Bill Graham's Stairway to Heaven...
Near Vallejo, California
October 25, 1991
Running Against the Wind...
He was born "Wolfgang Grajonca" in Berlin, and fled the Nazis at the age of
eleven. He was later adopted by an American family in New York City (much of his
family died in the Holocaust). After being taunted as an immigrant and
being called a Nazi because of his German-accented English, Graham changed his
name ("Graham" was found in the phonebook, it was closest to his real surname "Grajonca."
After finishing high school, Graham joined the Army during the Korean War,
where he had a mixed record - he was court-martialed twice for minor violations
but went on to receive both the Bronze Star and Purple heart in combat.
After the war, he held a series of odd jobs, and earned a
degree in business administration from the City College of New York. In
1964, he became the business manager of the San Francisco Mime Troupe, and began
to organize various benefit performances. He gained fame in the 1960s
presenting concerts at the Fillmore theater in San Francisco, and later at its
East Coast spin-off, the Fillmore East in the Lower East Side of Manhattan.
He also launched the careers of musicians like Rolling Stones, Jefferson
Airplane, Santana, George Harrison, the Doors, Jimi Hendrix, the Allman Brothers
Band, Bruce Springsteen, Bob Dylan, the Grateful Dead, Janis Joplin, and Joan
Baez. He had even "gone Hollywood" with a bit role in the Francis Ford
Coppola film "Apocalypse Now" as a promoter (but for a set of Playboy Bunnies).
But his heart was in social and political charity work -
organizing benefit concerts like the 1985 Live Aid concert to fight famine, the
1986 Conspiracy of Hope tour, and the 1988 Human Rights Now international tour
for Amnesty International.
The Coming Storm...
The week before had been extremely eventful in the San Francisco Bay area. A
large urban fire, later known as the Oakland Hills Firestorm, occurred in the
hillsides of northern Oakland, California and southeastern Berkeley on Sunday,
October 20th, 1991, almost exactly two years after the Loma Prieta earthquake.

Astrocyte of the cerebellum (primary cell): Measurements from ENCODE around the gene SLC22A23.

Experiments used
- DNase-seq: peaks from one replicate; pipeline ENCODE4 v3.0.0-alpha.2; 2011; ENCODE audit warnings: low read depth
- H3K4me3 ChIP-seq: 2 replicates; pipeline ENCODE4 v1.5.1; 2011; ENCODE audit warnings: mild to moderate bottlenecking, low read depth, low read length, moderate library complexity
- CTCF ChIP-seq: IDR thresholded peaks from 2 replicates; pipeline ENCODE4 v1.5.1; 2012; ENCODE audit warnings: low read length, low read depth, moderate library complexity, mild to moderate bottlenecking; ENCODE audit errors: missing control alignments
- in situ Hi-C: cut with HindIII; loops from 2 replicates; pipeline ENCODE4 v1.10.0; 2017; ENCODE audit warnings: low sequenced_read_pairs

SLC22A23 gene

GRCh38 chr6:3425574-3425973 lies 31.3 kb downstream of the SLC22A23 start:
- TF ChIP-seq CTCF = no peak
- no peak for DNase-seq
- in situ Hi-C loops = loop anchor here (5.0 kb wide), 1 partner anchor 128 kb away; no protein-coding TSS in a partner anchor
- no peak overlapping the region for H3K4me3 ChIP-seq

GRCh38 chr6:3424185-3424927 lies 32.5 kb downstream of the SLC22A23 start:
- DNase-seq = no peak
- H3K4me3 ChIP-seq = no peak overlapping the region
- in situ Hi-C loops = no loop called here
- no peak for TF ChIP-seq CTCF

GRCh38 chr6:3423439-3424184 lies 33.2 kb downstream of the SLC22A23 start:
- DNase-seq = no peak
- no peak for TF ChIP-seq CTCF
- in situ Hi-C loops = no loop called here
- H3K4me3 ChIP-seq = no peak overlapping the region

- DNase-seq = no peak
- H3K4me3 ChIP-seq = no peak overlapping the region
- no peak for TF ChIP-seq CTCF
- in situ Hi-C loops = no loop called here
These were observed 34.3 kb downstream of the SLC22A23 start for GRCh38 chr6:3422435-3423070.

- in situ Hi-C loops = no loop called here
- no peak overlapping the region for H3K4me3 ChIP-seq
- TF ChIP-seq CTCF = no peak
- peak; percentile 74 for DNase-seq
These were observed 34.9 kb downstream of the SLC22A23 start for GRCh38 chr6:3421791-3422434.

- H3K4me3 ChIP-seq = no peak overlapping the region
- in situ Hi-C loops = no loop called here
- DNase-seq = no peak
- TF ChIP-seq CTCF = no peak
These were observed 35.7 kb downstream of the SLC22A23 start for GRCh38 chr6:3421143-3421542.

An incompletely extinguished grass fire in the Berkeley Hills from the day
prior re-ignited that Sunday morning and, fueled dry vegetation and high winds
in excess of 60 knots, the resulting conflagration overwhelmed the local
firefighters. Other fire departments joined in the effort to combat the
fire and, by the following morning, the fire had been contained. But not
until the fire had killed 25 people, injured 150, and destroyed 1,520 acres,
including 2,449 single-family dwellings and 437 apartment and condominium units
totaling an economic loss of roughly $1.5 billion.
Service Before Self...
Graham had attended a "Huey Lewis and The News" concert at the Concord
Pavilion, to discuss promoting a benefit concert for the victims of the Oakland
firestorm. Landing in the "F" parking lot shortly after 8 PM, a van picked Graham,
and his entourage, up to drive him to the backstage. Once backstage, he
went to work.
He obtained a commitment from the band to perform at the benefit for the
Oakland firestorm victims, and, after shooting the breeze with several Pavilion
staffers and his pilot, Steve Kahn, he set on returning to his helicopter, a Bell 206B
"Jet Ranger", owned by Corporate Mobility Inc., and registered as N3456M,
along with Graham's girlfriend, Melissa Gold.
But Graham was stopped by the bass player from the News, Mario Cippolina, who, in a moment of foresight,
noted the poor weather, and suggested that Graham to take his limousine.
Concord Pavilion general manager John Toffoli also recommended that Graham take a rental car
home to Marin, and noticed a peculiar detail to Graham's attire that night...
"One of the ironic things I remember was he was putting on his jacket, and